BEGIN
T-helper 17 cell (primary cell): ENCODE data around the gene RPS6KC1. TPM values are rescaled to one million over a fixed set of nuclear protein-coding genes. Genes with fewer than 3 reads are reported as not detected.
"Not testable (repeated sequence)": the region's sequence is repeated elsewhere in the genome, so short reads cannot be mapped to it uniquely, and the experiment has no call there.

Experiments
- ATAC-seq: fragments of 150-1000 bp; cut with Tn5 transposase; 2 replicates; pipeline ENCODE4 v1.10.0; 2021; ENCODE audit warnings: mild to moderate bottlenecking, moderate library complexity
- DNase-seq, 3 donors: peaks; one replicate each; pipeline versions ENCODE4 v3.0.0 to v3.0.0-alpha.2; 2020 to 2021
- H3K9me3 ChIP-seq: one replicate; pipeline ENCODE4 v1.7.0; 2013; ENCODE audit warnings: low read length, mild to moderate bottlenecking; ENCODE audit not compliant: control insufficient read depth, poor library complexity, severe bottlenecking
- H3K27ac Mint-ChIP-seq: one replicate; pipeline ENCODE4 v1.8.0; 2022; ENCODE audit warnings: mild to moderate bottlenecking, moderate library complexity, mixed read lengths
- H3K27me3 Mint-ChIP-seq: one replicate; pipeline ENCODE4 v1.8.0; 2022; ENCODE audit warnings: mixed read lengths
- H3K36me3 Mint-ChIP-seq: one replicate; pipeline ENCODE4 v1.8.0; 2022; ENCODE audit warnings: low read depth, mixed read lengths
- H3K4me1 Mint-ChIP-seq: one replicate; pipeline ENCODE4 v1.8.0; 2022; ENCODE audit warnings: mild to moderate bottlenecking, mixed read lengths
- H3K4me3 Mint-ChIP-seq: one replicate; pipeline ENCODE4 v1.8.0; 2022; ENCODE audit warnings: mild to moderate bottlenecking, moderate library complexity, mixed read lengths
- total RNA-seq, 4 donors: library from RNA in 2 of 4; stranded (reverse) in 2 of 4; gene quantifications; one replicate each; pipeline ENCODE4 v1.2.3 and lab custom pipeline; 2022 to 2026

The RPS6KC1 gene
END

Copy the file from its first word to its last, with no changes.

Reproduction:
T-helper 17 cell (primary cell): ENCODE data around the gene RPS6KC1. TPM values are rescaled to one million over a fixed set of nuclear protein-coding genes. Genes with fewer than 3 reads are reported as not detected.
"Not testable (repeated sequence)": the region's sequence is repeated elsewhere in the genome, so short reads cannot be mapped to it uniquely, and the experiment has no call there.

Experiments
- ATAC-seq: fragments of 150-1000 bp; cut with Tn5 transposase; 2 replicates; pipeline ENCODE4 v1.10.0; 2021; ENCODE audit warnings: mild to moderate bottlenecking, moderate library complexity
- DNase-seq, 3 donors: peaks; one replicate each; pipeline versions ENCODE4 v3.0.0 to v3.0.0-alpha.2; 2020 to 2021
- H3K9me3 ChIP-seq: one replicate; pipeline ENCODE4 v1.7.0; 2013; ENCODE audit warnings: low read length, mild to moderate bottlenecking; ENCODE audit not compliant: control insufficient read depth, poor library complexity, severe bottlenecking
- H3K27ac Mint-ChIP-seq: one replicate; pipeline ENCODE4 v1.8.0; 2022; ENCODE audit warnings: mild to moderate bottlenecking, moderate library complexity, mixed read lengths
- H3K27me3 Mint-ChIP-seq: one replicate; pipeline ENCODE4 v1.8.0; 2022; ENCODE audit warnings: mixed read lengths
- H3K36me3 Mint-ChIP-seq: one replicate; pipeline ENCODE4 v1.8.0; 2022; ENCODE audit warnings: low read depth, mixed read lengths
- H3K4me1 Mint-ChIP-seq: one replicate; pipeline ENCODE4 v1.8.0; 2022; ENCODE audit warnings: mild to moderate bottlenecking, mixed read lengths
- H3K4me3 Mint-ChIP-seq: one replicate; pipeline ENCODE4 v1.8.0; 2022; ENCODE audit warnings: mild to moderate bottlenecking, moderate library complexity, mixed read lengths
- total RNA-seq, 4 donors: library from RNA in 2 of 4; stranded (reverse) in 2 of 4; gene quantifications; one replicate each; pipeline ENCODE4 v1.2.3 and lab custom pipeline; 2022 to 2026

The RPS6KC1 gene